In Chapter 2 of the Gospel of Luke, (KJV) the story is a bit difference, describing more in detail about circumstances that led Joseph and Mary to the place where Jesus was born:
And it came to pass in those days, that there went out a decree from Caesar Augustus, that all the world should be taxed. And this taxing was first made when Cyrenius was governor of Syria. And all went to be taxed, every one into his own city. And Joseph also went up from Galilee, out of the city of Nazareth, into Judea, unto the city of Nazareth, into Judea, unto the city of David, which is called Bethlehem; because he was of the house and lineage of David; to be taxed with Mary his espoused wife, being great with child. And so it was, that, while there, the days were accomplished that she should be delivered. And she brought forth her firstborn son, and wrapped him in swaddling clothes, and laid him in a manger; because there was no room for them in the inn. … And the angel said unto them, Fear not: for behold, I bring you good tidings of great joy, which shall be to all people. For unto you is born this day in the city of David a Saviour, which is Christ the Lord.
The Bethlehem of Judea is where the annual pilgrimage takes place at the Church of the Nativity within the Grotto of the Nativity. The manger, located in a stable could not have been in an underground structure, for stables were not subterranean or sub-level structures. The Church of the Nativity is an historical site and declared so by the United Nations (UNESCO); and is believed to be the oldest early Christian basilica or church in ancient history. The basilica is above the grotto that has been declared the birthplace of Jesus. According to the Christian apologist, Justin Martyr (c. 100-165 AD), in Dialogue with Trypho, that Mary and Joseph [Holy Family] took refuge in a cave outside of town, for all the stables were full. This contradicts what Matthew wrote that it was a stable because the inns were full.  Origen and Eusebius attest the same location in the 3rd century.
The Times also covered the story of the archaeologists revealing that Jesus was born in Bethlehem of Galilee and not the Bethlehem of Judea.
The Gospels of Mark and John are more concerned with the man Jesus, Mark beginning with identifying Jesus as the Son of God, and in 1:2 tells of the prophecy and identifying Jesus as the messenger of God and the story of Jesus meeting John the Baptist.  The Gospel of John begins the introduction of John and the disciples of Jesus, who were also sons of God destined to spread the Word of God and the testimony of Jesus as the only begotten of the Father.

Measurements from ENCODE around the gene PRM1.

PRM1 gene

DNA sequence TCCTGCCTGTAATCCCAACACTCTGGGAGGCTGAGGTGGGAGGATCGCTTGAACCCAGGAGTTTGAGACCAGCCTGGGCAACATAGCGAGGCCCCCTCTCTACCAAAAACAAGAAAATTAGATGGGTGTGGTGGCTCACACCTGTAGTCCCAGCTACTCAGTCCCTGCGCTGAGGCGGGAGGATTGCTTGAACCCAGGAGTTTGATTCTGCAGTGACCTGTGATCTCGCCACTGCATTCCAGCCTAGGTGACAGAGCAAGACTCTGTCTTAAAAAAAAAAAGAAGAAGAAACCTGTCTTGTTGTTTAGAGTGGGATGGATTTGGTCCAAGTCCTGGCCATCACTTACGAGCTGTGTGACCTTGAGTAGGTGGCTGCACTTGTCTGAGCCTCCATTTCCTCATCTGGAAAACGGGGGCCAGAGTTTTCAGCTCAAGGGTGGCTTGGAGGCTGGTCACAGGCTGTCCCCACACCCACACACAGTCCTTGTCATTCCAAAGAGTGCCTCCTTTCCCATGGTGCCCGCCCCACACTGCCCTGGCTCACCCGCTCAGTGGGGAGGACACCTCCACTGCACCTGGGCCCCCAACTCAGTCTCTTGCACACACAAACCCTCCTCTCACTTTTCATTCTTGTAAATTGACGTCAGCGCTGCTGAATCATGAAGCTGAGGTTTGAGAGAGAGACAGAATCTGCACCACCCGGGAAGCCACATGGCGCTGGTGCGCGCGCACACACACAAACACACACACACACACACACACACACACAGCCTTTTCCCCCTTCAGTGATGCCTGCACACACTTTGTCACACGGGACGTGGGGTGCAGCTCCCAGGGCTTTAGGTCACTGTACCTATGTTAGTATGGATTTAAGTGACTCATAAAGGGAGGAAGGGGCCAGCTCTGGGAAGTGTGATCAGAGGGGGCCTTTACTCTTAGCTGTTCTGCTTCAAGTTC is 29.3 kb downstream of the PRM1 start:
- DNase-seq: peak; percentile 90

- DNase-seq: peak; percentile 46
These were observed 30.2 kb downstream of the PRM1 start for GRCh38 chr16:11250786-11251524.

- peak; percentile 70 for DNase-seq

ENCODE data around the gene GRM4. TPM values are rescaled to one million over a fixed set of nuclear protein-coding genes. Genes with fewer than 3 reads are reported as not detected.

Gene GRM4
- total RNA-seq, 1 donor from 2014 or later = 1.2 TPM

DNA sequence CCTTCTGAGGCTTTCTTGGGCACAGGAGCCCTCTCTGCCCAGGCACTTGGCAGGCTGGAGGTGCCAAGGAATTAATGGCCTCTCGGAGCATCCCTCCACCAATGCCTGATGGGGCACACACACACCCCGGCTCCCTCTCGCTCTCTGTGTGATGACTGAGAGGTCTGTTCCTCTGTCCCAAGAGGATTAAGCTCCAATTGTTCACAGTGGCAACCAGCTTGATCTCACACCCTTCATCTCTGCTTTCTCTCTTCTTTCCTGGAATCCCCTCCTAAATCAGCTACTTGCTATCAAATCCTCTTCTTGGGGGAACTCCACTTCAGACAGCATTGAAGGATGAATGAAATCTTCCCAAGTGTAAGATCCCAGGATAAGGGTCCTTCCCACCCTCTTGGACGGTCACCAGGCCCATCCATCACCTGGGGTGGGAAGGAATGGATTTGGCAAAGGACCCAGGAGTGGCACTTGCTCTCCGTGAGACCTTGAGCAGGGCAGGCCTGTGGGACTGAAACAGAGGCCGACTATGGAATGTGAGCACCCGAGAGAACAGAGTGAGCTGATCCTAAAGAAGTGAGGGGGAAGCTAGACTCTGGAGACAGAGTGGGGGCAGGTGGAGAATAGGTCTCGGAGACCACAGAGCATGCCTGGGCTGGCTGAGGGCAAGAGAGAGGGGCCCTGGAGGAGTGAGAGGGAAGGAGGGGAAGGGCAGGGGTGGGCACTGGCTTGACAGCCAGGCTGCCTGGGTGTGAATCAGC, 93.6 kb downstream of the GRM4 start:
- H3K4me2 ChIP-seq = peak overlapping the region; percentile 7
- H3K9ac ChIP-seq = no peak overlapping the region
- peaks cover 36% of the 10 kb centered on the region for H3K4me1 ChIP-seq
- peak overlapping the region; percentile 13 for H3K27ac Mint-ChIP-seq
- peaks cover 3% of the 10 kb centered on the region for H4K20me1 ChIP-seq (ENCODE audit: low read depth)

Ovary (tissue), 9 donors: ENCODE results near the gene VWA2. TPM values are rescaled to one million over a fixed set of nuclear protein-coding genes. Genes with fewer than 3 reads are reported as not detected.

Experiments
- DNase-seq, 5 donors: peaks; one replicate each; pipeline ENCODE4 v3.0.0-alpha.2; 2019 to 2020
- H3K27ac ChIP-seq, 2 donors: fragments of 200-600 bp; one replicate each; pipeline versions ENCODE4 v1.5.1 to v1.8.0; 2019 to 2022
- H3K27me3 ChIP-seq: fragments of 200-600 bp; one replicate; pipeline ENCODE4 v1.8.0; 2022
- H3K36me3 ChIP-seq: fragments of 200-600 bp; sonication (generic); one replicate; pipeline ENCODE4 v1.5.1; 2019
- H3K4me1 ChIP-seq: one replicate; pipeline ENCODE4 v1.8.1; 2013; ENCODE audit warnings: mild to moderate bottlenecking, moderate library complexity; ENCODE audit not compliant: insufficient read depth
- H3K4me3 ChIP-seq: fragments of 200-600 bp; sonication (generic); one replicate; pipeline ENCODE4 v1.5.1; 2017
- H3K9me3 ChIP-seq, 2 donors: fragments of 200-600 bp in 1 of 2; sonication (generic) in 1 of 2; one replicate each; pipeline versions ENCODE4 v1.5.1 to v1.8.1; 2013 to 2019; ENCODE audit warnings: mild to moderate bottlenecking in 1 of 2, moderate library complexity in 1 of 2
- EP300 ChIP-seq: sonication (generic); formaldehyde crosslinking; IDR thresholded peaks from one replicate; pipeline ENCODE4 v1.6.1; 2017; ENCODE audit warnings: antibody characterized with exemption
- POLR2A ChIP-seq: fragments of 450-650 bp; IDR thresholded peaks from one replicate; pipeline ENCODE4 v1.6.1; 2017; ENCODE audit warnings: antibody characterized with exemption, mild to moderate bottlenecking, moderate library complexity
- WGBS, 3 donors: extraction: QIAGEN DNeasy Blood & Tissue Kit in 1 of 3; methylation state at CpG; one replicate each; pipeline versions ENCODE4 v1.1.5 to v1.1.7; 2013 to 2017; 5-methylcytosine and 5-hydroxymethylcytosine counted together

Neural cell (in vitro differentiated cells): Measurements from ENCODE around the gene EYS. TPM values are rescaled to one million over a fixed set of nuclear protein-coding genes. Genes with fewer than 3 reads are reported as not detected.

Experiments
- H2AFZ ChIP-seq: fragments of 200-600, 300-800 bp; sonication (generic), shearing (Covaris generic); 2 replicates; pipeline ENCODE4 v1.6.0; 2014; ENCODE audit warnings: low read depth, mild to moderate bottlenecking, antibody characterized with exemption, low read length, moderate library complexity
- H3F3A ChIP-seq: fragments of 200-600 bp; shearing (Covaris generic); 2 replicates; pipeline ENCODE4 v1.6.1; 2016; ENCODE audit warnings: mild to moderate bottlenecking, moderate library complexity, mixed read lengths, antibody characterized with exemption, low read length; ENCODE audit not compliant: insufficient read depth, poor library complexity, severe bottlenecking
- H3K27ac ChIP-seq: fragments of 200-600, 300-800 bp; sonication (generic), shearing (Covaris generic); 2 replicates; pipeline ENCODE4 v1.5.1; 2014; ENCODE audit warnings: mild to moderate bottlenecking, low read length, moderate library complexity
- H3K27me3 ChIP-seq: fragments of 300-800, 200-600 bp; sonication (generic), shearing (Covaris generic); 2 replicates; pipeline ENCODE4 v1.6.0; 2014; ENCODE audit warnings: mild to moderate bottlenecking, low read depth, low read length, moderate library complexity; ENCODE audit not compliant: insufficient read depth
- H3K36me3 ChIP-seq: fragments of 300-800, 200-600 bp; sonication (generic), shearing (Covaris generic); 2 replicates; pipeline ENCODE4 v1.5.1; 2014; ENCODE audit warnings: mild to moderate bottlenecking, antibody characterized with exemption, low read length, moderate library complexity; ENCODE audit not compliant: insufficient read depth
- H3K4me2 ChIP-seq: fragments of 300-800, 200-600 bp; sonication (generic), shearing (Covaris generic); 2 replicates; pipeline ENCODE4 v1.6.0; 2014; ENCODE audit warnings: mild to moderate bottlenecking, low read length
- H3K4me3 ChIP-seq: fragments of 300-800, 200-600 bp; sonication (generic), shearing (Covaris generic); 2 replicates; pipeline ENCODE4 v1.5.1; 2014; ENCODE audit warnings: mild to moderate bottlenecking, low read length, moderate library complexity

The two gospels that refer to the birthplace of Jesus as Bethlehem of Judea, established by the early Christian church founders, accepting that Bethlehem that was and is in Judea, today called the West Bank.
In May of 2012, Israeli archaeologists announced the discovery of a 2,700-year-old seal that has the inscription Bethlehem. It is the first time the name of the town appears other than in biblical text, written in ancient Hebrew and with pottery nearby to verify the historical period. It is the place referred to as the city where the Prophet Samuel anointed David as King of Israel, 1,000 years before Christ and why it is referred to as the City of David. This is as important as finding the battle site (2009) in the Elah Valley, the place where it was recorded that David and Goliath fought. Another important discovery was the Tomb of Queen Hatshepsut’s Vizier (High Official) at Karnak (2010), scholars believing that the queen was the princess who drew Moses from the Nile River.
Archaeology has provided links to mentioned places in sacred text of the Bible, split in two sections – Old and New Testament. Biblical text has also aided archaeologists in discovering those sites.

No comments: